If there is one thing I am forever grateful for in this world, it’s Mumma Earth.
She is not only our Mother, our nurturer and our provider, but she is also the home in which we live in this physical realm. She is the reason we exist, the reason we breathe, the reason we can adventure and swim and run and jump and feel and love. She is an extraordinary giver; selfless and divine. And yet all we seem to do as humans is take and take and take. We consume so heavily, so frequently and in such excess that we are depleting her from her sources. We are killing our Mother land. Wasting it away, and leaving behind a trail of debris, toxicity and waste. We are depleting her of all of her resources, and then rubbing it in her face.
As an individual, I have become more and more aware of the footprint our human existence is having on our planet. I am seeking knowledge and exploring suppressed truths. I am researching, and keeping my eyes and ears open; constantly wanting to grow and help in whatever way I can.
For me, this means watching documentaries, choosing to eat consciously and as naturally as possible, consuming from ethical and sustainable sources whenever and wherever possible, choosing to support ethical brands and limiting the waste I create and use by reusing, reducing and recycling as often as possible. I am aware of the impact my existence has on this earth, and with that awareness also comes shame and guilt. I am slowly becoming more alert of the options I have to help reduce the negative effect my being costs this earth, but I am also not perfect. I am not always able to bring my own reusable water bottle, or I forget to pack my own metal straws or my own reusable bags for groceries. It is becoming more and more frequent that I remember, however I still feel that surely there is MORE I can be doing. More that WE, as humans, can be doing both individually and collectively to aid in the reduction of the cost that our human lives are having on the world. The price our Mother Earth is paying is simply not fair.
So yes, there are things we can do as individuals such as becoming more aware of the truth, bringing your own bags instead of using plastic, and investing in some multi-use eco straws and toothbrushes, beginning to purchase from local and ethical brands and stores/farmers for items and produce, reusing and refilling jars and containers instead of constantly buying new packets and waste, becoming aware of water usage, washing the car over the lawn, properly disposing of rubbish and recycling, perhaps starting a compost in your backyard, or growing your own fruits and vegetables, or even simply grabbing a few pieces of rubbish from your local beach or park each time you go to enjoy it. But in comparison to the unimaginable devastation we are creating, it feels so insignificant. And I want to be able to do more; do better.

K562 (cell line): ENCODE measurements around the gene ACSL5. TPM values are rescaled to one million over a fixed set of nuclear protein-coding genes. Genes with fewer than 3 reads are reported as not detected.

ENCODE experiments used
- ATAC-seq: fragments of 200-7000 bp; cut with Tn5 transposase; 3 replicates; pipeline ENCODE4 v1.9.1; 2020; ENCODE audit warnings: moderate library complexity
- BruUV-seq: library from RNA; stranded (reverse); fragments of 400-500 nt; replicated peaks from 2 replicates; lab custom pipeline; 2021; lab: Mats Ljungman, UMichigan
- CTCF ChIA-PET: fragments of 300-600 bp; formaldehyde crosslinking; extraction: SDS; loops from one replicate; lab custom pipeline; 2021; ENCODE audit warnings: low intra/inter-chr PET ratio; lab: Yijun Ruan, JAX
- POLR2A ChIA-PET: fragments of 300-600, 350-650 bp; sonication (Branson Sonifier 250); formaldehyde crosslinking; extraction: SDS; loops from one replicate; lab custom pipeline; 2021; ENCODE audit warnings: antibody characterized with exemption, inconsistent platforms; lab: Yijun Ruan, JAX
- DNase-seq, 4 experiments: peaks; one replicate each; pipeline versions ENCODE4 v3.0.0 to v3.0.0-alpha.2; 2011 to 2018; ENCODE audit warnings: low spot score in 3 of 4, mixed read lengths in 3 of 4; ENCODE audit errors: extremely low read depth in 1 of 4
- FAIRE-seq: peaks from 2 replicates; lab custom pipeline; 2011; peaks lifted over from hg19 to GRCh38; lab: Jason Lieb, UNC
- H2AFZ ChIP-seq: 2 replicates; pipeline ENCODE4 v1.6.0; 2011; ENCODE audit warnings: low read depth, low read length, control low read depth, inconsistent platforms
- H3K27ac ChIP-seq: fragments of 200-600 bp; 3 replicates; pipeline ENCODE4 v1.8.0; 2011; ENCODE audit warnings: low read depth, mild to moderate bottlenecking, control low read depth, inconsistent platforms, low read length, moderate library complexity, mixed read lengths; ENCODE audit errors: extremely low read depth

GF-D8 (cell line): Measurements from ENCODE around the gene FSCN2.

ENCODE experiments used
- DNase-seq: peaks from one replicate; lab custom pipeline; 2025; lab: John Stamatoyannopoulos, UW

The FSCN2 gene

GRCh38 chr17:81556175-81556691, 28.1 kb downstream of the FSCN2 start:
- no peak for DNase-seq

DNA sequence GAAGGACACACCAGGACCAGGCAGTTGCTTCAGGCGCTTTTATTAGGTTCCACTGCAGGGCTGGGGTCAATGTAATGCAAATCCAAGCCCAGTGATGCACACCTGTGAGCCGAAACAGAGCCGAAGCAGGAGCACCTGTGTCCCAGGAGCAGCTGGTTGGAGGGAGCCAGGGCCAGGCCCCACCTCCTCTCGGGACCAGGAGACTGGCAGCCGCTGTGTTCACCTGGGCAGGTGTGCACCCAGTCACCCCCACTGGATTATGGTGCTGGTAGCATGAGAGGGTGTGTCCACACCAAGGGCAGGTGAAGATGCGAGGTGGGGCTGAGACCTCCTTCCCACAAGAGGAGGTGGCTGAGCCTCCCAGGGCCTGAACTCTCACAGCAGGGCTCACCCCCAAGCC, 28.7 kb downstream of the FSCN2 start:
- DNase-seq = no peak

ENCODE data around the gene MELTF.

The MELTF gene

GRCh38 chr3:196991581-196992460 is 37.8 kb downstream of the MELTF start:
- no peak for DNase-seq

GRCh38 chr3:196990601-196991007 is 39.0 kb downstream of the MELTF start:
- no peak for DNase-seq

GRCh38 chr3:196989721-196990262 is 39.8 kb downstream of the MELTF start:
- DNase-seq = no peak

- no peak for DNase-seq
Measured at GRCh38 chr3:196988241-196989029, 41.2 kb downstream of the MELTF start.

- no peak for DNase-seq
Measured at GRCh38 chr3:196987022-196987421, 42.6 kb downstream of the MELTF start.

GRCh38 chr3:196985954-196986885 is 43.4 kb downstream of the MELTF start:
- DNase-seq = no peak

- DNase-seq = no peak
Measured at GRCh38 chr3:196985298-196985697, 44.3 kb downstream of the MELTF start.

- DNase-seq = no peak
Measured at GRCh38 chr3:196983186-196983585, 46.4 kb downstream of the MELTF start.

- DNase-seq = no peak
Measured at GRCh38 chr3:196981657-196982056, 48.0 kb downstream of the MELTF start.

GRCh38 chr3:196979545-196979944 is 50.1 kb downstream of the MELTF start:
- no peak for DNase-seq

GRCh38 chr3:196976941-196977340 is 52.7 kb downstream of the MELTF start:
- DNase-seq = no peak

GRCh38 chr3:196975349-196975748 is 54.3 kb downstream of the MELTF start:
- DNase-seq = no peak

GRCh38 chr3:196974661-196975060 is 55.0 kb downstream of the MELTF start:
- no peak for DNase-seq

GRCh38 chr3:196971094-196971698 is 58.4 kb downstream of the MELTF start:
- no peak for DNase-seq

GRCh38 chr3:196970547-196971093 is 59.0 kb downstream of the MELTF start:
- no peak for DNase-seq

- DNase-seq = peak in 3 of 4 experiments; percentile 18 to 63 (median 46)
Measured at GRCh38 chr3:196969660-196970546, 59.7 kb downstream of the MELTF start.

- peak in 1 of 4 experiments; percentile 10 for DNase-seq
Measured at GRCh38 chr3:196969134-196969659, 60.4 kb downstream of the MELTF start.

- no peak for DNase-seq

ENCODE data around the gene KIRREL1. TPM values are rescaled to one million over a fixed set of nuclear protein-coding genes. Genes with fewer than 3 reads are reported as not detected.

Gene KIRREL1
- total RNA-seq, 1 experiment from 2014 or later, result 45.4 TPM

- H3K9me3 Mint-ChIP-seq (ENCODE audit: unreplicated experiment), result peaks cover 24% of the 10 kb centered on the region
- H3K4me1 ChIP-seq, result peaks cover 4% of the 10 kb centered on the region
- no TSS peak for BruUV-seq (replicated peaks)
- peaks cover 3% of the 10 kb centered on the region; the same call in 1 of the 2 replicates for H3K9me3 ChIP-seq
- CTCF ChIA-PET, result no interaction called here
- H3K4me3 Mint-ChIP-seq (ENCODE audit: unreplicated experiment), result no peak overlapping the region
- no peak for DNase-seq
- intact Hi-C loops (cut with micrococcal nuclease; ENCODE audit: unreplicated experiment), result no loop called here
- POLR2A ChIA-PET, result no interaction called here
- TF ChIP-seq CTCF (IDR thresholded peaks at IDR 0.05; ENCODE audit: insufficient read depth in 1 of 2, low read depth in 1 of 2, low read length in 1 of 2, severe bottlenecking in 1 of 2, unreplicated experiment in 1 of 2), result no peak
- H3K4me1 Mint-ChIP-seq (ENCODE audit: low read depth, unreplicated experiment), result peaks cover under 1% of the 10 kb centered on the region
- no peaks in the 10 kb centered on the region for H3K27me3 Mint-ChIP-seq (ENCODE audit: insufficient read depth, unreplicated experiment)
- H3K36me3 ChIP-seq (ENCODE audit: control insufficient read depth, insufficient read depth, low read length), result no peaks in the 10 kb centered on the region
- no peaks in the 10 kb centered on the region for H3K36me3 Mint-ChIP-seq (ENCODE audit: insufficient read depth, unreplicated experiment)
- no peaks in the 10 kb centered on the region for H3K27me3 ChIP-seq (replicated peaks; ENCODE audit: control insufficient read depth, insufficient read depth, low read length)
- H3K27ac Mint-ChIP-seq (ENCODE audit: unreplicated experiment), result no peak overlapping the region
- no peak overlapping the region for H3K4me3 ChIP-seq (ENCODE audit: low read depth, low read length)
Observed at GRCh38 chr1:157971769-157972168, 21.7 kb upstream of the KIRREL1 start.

So, I asked myself HOW. And the first thing that popped in to my mind was hosting a beach clean up.
At the time, I was in Nicaragua. A place bursting with raw beauty and colour and energy and LIFE! Unfortunately, it is also a place where that natural beauty is slowly being consumed by human impacts. The beaches and streets were littered with plastics, trash and grime.
I’d recently been in Bali, and I know for a fact they have a big issue with their waste system also. And as I was heading to Hawaii in a couple of days, I knew that there would be beaches tickled with washed up plastics and trash there also. So, I grabbed my boyfriend, and decided to organise a beach clean up in Oahu!
We kept it pretty casual, to ensure it seemed accessible and open to everyone, we organised a day and a time and a place and we posted in social media to help 1. round up as many people as we could and 2. Help raise awareness of the cause and the necessity of it. I was hoping that even if people were unable to attend our beach clean up due to prior obligations, or geographical/location obstacles, that perhaps they would want to host their OWN beach clean up, on their OWN beaches or parks.